Figure S8.

Intron length in different parts of the gene in D. pseudoobscura and D. melanogaster. Length comparison of introns located in 5′UTRs vs. CDS vs. 3′UTRs for D. pseudoobscura (a) and D. melanogaster (b).

doi:10.1371/journal.pone.0046415.s008

(PDF)

Table S1.

Mapping statistics. Proper pairs are defined as paired-end reads for which both mates are mapped to the reference genome.

doi:10.1371/journal.pone.0046415.s009

(DOC)

Table S2.

Comparison of reference-based approaches for the sample ps94 females. Base level accuracy and percentage of confirmed junctions with different combinations of mapper and assembler on the sample ps94 females compared to the orthology annotation and the EST annotation (see Results).

doi:10.1371/journal.pone.0046415.s010

(DOC)

Table S3.

Comparison of reference-based approaches for all the samples merged. Base level accuracy and percentage of confirmed junctions with different combinations of mapper and assembler for all the samples merged compared to the orthology annotation and the EST annotation (see Results)

doi:10.1371/journal.pone.0046415.s011

(DOC)

Table S4.

Table with new genes and their annotation properties.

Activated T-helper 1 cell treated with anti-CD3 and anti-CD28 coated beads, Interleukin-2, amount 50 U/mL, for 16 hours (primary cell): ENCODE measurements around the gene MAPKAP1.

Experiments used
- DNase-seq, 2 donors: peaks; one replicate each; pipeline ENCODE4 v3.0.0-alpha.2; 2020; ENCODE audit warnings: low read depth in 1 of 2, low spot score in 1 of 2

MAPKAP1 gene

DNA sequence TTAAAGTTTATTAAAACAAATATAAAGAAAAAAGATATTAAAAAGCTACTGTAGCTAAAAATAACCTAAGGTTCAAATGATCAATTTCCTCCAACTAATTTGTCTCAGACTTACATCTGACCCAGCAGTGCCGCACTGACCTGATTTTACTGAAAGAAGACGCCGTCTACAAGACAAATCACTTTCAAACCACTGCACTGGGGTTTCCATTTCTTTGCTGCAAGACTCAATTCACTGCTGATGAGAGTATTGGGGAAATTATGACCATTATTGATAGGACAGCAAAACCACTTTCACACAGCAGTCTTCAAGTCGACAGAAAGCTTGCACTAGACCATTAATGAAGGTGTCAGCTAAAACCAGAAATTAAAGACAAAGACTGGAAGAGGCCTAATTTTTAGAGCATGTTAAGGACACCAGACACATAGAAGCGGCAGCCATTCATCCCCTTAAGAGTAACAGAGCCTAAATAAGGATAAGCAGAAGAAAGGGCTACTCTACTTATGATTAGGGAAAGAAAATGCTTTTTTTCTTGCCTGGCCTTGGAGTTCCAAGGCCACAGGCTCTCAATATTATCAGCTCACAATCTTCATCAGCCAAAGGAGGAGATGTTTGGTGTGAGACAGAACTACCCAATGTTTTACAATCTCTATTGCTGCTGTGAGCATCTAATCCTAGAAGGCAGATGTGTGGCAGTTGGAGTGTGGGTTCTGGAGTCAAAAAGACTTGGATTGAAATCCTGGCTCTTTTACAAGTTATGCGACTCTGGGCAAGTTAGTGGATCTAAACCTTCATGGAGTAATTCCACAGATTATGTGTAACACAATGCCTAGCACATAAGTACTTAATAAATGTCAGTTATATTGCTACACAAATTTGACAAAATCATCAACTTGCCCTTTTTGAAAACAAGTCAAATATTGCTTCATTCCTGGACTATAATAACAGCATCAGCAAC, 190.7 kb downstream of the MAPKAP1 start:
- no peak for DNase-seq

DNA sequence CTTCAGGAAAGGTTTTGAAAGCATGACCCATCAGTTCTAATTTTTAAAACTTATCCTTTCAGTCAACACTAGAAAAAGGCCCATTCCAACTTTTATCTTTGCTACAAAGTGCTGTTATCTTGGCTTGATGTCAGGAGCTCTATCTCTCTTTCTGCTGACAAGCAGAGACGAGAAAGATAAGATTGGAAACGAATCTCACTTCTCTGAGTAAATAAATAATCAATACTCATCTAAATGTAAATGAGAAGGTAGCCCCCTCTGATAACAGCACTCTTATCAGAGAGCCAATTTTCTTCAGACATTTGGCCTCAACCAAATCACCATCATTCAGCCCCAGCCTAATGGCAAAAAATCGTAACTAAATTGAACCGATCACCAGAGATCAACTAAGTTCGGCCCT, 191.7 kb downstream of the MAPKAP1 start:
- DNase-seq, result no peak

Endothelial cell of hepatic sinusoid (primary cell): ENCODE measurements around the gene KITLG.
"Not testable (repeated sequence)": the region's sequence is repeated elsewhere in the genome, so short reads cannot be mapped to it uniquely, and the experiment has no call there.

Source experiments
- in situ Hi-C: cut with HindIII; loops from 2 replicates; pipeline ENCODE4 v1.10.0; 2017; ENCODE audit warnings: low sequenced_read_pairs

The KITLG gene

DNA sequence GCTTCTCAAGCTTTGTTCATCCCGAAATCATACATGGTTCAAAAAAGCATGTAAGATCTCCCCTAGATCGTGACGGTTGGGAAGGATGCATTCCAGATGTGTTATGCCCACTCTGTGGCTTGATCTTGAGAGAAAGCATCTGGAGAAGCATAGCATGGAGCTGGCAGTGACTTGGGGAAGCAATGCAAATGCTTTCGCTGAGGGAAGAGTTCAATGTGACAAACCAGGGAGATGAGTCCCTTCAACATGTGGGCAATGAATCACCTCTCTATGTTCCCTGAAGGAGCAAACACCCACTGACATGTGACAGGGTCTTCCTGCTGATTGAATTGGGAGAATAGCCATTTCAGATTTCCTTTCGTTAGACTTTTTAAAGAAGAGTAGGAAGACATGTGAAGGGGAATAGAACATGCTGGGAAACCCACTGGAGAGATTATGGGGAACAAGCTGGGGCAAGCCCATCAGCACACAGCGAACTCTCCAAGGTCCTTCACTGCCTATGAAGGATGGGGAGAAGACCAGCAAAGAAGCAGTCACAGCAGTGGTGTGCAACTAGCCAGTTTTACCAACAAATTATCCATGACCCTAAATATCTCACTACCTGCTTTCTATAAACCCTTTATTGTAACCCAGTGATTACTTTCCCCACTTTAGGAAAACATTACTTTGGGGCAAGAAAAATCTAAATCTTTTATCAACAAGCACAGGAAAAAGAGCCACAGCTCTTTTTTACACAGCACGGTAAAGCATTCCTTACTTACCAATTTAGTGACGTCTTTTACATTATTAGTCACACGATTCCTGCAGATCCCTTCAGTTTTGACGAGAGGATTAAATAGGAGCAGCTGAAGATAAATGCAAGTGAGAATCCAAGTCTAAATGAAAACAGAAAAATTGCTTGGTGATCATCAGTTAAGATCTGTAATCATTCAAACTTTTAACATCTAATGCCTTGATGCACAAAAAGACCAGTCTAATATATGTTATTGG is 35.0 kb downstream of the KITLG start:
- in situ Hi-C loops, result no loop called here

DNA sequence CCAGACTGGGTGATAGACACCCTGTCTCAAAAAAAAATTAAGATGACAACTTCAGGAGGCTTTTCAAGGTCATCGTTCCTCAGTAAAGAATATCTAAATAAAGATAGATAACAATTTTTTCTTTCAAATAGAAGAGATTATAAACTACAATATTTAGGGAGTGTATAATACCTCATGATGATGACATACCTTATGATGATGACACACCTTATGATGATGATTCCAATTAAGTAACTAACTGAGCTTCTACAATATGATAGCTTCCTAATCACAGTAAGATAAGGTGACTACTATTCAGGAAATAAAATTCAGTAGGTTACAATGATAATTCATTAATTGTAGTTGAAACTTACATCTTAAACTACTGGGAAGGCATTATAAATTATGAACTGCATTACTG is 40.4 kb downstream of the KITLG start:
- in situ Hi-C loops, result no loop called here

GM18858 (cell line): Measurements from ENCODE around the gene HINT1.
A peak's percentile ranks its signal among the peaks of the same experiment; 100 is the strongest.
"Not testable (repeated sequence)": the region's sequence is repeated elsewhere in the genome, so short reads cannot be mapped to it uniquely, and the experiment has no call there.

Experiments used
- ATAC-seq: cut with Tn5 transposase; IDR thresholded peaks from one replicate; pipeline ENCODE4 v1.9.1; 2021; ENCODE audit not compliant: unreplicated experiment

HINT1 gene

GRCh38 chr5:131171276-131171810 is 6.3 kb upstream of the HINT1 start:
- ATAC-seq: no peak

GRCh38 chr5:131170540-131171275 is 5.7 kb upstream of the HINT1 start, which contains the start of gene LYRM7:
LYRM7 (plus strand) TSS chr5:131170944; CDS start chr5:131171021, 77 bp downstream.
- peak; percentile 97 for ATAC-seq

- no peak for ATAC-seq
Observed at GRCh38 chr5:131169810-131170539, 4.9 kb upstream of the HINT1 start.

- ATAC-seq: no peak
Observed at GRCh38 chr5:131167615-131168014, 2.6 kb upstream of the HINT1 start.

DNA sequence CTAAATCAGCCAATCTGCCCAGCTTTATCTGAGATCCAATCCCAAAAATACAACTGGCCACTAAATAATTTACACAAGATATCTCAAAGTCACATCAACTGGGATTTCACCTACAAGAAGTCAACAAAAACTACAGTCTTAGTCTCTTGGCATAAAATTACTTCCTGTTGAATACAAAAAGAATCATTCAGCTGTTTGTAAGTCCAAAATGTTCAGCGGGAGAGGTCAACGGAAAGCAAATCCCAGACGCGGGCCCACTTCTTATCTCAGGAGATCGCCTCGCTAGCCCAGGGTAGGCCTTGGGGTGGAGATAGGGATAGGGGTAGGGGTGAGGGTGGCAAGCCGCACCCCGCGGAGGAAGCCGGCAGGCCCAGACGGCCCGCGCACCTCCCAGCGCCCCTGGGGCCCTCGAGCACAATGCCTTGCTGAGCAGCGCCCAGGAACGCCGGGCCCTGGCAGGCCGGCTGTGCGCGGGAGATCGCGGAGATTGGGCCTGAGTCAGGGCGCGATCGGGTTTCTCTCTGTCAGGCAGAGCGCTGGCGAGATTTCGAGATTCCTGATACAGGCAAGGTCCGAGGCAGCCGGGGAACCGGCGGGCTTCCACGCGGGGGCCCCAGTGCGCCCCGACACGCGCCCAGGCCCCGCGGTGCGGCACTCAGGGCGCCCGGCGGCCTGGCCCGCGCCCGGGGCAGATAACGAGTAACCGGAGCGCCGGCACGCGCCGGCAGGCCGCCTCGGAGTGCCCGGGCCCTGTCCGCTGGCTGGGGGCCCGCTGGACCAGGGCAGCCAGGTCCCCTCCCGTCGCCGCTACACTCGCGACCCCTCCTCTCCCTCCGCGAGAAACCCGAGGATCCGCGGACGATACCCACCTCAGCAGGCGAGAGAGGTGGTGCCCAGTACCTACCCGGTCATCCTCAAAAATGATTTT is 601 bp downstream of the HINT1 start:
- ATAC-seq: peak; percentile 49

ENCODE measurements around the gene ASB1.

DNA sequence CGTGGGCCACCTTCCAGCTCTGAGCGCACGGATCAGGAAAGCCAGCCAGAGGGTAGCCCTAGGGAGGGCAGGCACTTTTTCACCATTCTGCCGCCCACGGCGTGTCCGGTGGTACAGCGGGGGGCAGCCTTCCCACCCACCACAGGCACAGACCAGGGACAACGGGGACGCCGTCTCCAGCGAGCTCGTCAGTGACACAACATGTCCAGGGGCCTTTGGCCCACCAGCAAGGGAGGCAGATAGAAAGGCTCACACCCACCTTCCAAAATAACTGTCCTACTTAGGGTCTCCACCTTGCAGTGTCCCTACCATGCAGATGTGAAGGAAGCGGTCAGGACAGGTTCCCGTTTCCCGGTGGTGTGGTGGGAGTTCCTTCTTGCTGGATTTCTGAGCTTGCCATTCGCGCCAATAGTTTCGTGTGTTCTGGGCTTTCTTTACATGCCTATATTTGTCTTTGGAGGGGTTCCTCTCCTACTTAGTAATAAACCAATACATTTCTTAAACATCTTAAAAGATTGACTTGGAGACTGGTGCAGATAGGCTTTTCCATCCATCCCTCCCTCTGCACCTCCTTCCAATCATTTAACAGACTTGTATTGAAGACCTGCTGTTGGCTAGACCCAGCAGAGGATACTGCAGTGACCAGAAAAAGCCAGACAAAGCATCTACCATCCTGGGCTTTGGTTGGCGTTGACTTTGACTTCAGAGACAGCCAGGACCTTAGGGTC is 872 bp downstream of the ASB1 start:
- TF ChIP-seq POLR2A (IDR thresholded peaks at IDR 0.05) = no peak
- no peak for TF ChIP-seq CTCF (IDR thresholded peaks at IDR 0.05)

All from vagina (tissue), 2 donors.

doi:10.1371/journal.pone.0046415.s012

(XLS)

Table S5.

Table with new-extra genes and their annotation properties. The first five characters of the gene_id contain the strain from which the longest version of the gene was extracted (for details see Materials and Methods).

doi:10.1371/journal.pone.0046415.s013

(XLS)

Table S6.

Distribution of novel transcripts across samples.

doi:10.1371/journal.pone.0046415.s014

(XLS)

Dataset S1.

GO categories for different alternative splicing modes.

doi:10.1371/journal.pone.0046415.s015

(TXT)

Dataset S2.

FASTA sequences of new-extra genes.

doi:10.1371/journal.pone.0046415.s016

(TXT)

Dataset S3.

Improved annotation of D. pseudoobscura in GTF format.

doi:10.1371/journal.pone.0046415.s017

(ZIP)

Text S1.

Evaluation of Trinity on the FlyBase genes.

doi:10.1371/journal.pone.0046415.s018

(DOC)

Acknowledgments

We thank Robert Kofler for comments and help with programming and Andrea Betancourt for helpful comments on the manuscript. Finally, we would like to thank Ram Vinay Pandey for help with programming.

Author Contributions

Conceived and designed the experiments: CS CK. Performed the experiments: VN. Analyzed the data: NP AS. Wrote the paper: NP AS CS.